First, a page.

English Language Fluency and Mastery: Tangible Goals For EFL Learners

English Language Fluency and Mastery: Tangible Goals For EFL Learners
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When Does One Become Fluent?

What is English language fluency? The phrase is employed constantly to describe a very high standard of capability in learners of

English as a foreign or second language, yet measuring such a standard and therefore knowing when one has reached it can be quite a challenge. The task of becoming fluent as an English language speaker is therefore twofold: One must know a precise definition of what fluency truly means as well as be aware of educational paths that lead to this prestigious goal.

The Oxford English Dictionary, one of the world’s most authoritative sources regarding definitions of English words, explains fluency as “the ability to speak or write a particular foreign language easily and accurately.” One can broadly interpret such a term as essentially the ability to understand the language and be understood in an English speaking country with minimal misunderstandings.

Such a skill, of course, entails a significant grasp of English grammatical constructs, many of which are nuanced and filled with exceptions, as well as an accent that does not impede comprehension when communicating with native speakers. Achieving this goal of English language fluency takes a great deal of effort for students learning English as a foreign or second language, usually including extensive personal experience of living in an English-speaking country.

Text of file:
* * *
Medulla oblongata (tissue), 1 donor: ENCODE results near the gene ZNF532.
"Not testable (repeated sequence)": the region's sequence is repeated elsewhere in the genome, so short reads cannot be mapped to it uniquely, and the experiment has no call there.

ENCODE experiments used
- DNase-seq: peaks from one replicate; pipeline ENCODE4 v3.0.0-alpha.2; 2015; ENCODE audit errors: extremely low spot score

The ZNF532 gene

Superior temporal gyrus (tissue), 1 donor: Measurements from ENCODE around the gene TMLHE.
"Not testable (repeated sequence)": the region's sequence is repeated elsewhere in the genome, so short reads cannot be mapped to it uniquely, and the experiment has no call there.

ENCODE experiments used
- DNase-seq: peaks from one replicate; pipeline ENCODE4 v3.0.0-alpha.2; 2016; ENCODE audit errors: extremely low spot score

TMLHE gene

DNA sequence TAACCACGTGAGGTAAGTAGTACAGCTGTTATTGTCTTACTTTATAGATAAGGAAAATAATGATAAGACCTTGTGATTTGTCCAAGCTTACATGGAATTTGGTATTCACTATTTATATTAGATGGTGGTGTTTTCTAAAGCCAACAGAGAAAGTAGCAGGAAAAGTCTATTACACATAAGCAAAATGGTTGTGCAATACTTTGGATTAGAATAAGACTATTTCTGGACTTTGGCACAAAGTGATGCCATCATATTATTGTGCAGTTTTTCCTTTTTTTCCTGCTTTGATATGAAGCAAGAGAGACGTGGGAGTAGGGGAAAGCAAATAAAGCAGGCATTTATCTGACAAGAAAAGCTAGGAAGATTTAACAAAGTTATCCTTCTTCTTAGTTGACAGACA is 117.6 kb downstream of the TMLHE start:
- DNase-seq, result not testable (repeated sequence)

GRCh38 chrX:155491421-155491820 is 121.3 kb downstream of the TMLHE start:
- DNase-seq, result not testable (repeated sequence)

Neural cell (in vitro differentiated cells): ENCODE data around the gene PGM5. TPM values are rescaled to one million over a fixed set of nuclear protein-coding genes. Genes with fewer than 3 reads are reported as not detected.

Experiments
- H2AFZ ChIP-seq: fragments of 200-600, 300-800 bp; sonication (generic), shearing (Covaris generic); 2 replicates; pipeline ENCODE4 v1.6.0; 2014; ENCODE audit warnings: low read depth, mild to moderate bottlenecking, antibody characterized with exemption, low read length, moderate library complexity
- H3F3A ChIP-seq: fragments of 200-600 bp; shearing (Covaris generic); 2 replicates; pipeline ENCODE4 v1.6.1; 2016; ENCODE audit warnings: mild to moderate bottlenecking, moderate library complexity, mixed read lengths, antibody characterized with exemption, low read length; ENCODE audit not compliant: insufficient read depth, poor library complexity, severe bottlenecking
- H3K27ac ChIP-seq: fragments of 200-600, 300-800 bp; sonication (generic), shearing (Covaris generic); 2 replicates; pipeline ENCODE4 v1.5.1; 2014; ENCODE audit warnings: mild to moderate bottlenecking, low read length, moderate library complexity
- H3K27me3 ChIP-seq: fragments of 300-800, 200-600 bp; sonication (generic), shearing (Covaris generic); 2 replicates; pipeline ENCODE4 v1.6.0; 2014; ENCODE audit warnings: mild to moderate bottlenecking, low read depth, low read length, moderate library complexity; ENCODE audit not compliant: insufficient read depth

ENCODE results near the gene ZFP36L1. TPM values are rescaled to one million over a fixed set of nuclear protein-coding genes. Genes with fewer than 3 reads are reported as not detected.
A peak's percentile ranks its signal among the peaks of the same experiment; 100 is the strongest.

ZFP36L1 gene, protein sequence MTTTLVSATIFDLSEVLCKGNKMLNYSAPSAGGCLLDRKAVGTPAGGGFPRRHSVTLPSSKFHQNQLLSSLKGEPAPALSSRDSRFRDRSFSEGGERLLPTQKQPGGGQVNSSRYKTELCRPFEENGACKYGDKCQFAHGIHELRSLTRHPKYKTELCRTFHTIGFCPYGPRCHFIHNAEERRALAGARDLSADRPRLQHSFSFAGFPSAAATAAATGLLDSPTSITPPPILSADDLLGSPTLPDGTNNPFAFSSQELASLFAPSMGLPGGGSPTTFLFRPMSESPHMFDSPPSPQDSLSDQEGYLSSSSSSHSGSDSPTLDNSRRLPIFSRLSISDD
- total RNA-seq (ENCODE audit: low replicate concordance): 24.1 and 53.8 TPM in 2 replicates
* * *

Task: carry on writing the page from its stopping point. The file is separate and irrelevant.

Fluency Versus Mastery

One should not conflate the term fluency with mastery, which is something quite different altogether. Whereas English language fluency is a skill attainable to most if not all committed English language students, mastery requires a number of years of extensive language study and a phenomenally broad knowledge of vocabulary and the many exceptions to grammatical rules. There are indeed few English language learners whose skills have yet reached this level. The same dictionary definies mastery as “comprehensive knowledge or skill in a particular subject.” [2] Mastery, one could therefore argue, is the pinnacle of the English language mountain, and one cannot climb to its great height without gaining fluency on the way. Fluency, then, can be considered as something like a stepping stone in the intrepid learner’s expedition to the summit of English language learning.

There are three core elements to fluency that students should spend significant time studying in order to consider themselves fluent. The first and most obvious is, of course, written proficiency, the ability to communicate effectively in formal or informal correspondence with English native speakers. Gaining a formal qualification in English studies is by far the most effective way of gaining a fluent proficiency in written English.

The other two core elements, spoken English and experience of the American culture, tend to go hand in hand. There is truly no substitute for seizing the opportunity to explore the real English-speaking world that exists outside of instructional videos and text books. Any form of study or employment in the U.S. will very quickly yield results; even a period as short as two or three weeks immersed in the target language will inevitably lead to improvements. Yet fluency is only one step closer to the English language learner’s ultimate goal: mastery of English’s nuances, exceptions, and enormous vocabulary.

Transitioning From Fluency to Mastery

Gaining English language fluency is certainly a great challenge but by no means an impossible one. Knowing the precise definition of fluency is the first step in gaining fluency in and mastery of the language. English language learners then gain fluency by gaining written proficiency, proficiency in spoken English, and experiencing direct culture immersion.


  1. The Oxford Dictionaries on Fluency
  2. The Oxford Dictionaries on Mastery